As urban populations around the South increase, the quality of city housing will be critical to the quality of life and sustainability of improvements to living standards.

Living in crowded and chaotic urban and semi-urban areas does not have to mean suffering poor quality housing. A variety of Southern architects are showing how new perspectives on common problems like cramped spaces, traffic noise, minimal green spaces and tight budgets can be addressed with clever thinking and new concepts.

The bustling and crowded Brazilian city of Sao Paulo has evolved in a chaotic fashion over the years. As Brazilian photographer Reinaldo Coser admitted to design and architecture magazine Dwell (www.dwell.com) , in many places it is “very ugly.”

Sao Paulo suffers from the downside of rapid urban and semi-urban development familiar to cities across the South: traffic gridlock, pollution, noise. It’s a toxic combination of factors that turns even simple tasks like buying groceries into depressingly long, stressful ordeals.

Coser’s family home sits a couple hundred metres from the congested Avenida Brigadeiro Faria Lima (http://en.wikipedia.org/wiki/Avenida_Brigadeiro_Faria_Lima) , the city’s unofficial main street. Yet the dwelling has been cleverly designed to make living in the centre of this modern urban hurly burly a peaceful and calming oasis. Designed by Brazilian architects Studio MK27 (http://www.marciokogan.com.br) – and in keeping with the rich Brazilian modernist tradition pioneered by Oscar Niemeyer in the country’s capital, Brasilia (http://en.wikipedia.org/wiki/Bras%C3%ADlia) – the home uses clever techniques to build calm into chaos.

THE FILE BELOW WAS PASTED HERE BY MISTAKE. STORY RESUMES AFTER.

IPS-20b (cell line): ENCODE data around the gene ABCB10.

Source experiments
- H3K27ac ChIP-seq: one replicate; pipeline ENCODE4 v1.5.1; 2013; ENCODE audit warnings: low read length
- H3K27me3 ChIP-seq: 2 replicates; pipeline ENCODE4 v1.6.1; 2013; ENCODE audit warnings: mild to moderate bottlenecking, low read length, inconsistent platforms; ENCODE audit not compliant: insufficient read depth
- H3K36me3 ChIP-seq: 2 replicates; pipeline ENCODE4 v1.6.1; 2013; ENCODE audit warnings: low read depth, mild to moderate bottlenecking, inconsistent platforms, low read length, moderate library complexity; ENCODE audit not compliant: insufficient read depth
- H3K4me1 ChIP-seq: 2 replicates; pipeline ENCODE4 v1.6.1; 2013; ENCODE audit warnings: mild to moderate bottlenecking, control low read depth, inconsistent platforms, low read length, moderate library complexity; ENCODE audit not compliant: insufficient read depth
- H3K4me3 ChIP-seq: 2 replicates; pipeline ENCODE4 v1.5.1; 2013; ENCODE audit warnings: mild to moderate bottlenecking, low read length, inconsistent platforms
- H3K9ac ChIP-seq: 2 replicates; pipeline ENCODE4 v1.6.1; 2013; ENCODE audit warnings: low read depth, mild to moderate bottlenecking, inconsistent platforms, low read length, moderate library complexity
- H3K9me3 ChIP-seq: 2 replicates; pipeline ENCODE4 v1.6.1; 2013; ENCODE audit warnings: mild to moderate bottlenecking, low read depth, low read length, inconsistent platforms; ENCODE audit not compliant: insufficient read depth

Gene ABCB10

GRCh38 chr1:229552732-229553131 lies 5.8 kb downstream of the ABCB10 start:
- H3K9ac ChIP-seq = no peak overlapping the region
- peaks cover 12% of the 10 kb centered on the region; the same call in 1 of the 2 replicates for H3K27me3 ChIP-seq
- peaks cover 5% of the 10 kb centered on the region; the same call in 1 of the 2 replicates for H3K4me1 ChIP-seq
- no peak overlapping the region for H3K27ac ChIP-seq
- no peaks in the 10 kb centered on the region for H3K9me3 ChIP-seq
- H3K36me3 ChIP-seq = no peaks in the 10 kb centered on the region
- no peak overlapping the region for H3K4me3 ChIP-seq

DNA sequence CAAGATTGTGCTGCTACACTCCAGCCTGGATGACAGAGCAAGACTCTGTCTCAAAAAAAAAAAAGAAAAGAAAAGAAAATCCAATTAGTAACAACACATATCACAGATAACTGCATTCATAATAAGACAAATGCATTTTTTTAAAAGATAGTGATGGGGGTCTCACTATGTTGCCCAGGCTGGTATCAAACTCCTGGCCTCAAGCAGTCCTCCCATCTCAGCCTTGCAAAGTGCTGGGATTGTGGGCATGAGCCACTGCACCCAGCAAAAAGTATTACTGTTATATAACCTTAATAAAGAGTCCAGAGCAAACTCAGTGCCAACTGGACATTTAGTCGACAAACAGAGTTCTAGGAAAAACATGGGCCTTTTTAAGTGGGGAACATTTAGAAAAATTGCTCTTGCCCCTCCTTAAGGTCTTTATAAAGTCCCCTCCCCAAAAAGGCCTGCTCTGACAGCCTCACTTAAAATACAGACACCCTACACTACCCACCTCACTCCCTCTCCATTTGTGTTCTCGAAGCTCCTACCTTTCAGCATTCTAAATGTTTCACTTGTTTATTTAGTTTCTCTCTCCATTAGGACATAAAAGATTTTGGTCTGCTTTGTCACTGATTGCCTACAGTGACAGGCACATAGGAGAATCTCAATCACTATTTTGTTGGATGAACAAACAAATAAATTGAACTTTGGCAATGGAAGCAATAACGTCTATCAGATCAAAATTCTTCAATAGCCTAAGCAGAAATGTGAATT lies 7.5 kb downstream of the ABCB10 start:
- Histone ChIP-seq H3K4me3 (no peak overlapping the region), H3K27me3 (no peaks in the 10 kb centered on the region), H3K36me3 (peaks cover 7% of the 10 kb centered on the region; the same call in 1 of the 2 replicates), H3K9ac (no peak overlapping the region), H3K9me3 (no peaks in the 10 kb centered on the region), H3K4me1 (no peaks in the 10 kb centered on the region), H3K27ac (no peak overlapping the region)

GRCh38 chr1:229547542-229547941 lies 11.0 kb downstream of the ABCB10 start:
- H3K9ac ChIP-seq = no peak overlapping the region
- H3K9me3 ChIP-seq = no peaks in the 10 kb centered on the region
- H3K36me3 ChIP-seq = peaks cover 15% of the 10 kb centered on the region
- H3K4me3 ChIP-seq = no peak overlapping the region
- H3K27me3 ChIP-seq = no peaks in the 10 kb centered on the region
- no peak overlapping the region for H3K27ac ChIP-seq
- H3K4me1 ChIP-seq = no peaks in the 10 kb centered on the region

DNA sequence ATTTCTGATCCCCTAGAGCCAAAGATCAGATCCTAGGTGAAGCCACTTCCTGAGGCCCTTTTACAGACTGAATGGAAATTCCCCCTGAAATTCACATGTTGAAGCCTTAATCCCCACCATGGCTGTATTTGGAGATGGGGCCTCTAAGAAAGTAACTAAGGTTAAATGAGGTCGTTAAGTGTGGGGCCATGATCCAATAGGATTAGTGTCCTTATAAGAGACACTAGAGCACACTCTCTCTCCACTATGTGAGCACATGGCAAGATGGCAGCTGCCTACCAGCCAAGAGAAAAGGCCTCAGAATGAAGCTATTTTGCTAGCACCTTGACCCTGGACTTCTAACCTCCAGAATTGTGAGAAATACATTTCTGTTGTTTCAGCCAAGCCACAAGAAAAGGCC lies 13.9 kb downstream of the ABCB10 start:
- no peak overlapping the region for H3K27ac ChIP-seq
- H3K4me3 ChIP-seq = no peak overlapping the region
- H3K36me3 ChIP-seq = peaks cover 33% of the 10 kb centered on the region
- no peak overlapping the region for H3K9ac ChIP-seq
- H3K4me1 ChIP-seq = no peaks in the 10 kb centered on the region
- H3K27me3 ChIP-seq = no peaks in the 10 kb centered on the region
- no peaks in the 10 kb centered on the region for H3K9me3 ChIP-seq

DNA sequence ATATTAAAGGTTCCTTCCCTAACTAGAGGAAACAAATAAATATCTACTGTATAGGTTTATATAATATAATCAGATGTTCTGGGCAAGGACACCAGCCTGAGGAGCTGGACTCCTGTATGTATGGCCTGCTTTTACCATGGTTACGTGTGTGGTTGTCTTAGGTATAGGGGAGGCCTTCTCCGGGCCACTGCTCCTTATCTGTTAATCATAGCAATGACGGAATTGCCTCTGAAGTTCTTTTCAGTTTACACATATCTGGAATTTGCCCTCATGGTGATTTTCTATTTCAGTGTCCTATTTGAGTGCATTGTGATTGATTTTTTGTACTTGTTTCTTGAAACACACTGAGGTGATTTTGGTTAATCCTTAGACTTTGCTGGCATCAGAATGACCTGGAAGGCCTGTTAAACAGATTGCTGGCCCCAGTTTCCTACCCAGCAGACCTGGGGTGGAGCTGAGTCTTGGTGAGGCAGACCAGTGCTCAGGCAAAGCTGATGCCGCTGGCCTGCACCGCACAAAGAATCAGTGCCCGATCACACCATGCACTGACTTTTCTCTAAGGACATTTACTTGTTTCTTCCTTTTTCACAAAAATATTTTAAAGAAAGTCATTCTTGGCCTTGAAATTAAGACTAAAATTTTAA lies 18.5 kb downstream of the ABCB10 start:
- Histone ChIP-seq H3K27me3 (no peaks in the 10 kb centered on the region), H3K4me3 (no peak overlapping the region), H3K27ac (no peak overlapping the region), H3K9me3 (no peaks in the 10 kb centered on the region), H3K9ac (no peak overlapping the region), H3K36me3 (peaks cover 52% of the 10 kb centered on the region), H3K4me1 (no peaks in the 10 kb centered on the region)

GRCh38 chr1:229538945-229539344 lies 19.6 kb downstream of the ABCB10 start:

The front and back gardens are level with the living room, creating an enormous living space that seamlessly flows from indoor to outdoor space. By using a large overhang over the gardens, even on rainy days the home can be lived in almost without walls.

Furniture in the home draws on Brazilian designers like Sergio Rodrigues (http://www.sergiorodrigues.com.br).

One of several innovative Brazilian firms, Studio MK27 was founded in the 1980s by Marcio Kogan. It has 12 architects from around the world collaborating on projects.

With a metropolitan population of around 20 million, Sao Paulo (http://en.wikipedia.org/wiki/S%C3%A3o_Paulo) is the most populous city in the Americas, and in the Southern hemisphere.

While it is easy to point out the downsides of rapid and chaotic urban development, Coser, a professional photographer, lives and loves Sao Paulo nonetheless because, like so many cities across the South, it is a vibrant and dynamic place to be.

And by choosing a design for his home that is calming, he has been able to introduce balance into his family’s life while benefiting from the economic opportunities of the city.

“This house has actually changed the rhythm of our lives,” he told Dwell. “We eat at home more. We go to bed earlier. We wake up earlier. We sleep more.”

And how has the calm helped his two daughters? One is able to play without disturbing the neighbours, and the other can quietly study her books, which was difficult when the family lived in the noise and buzz of a small two-bedroom apartment.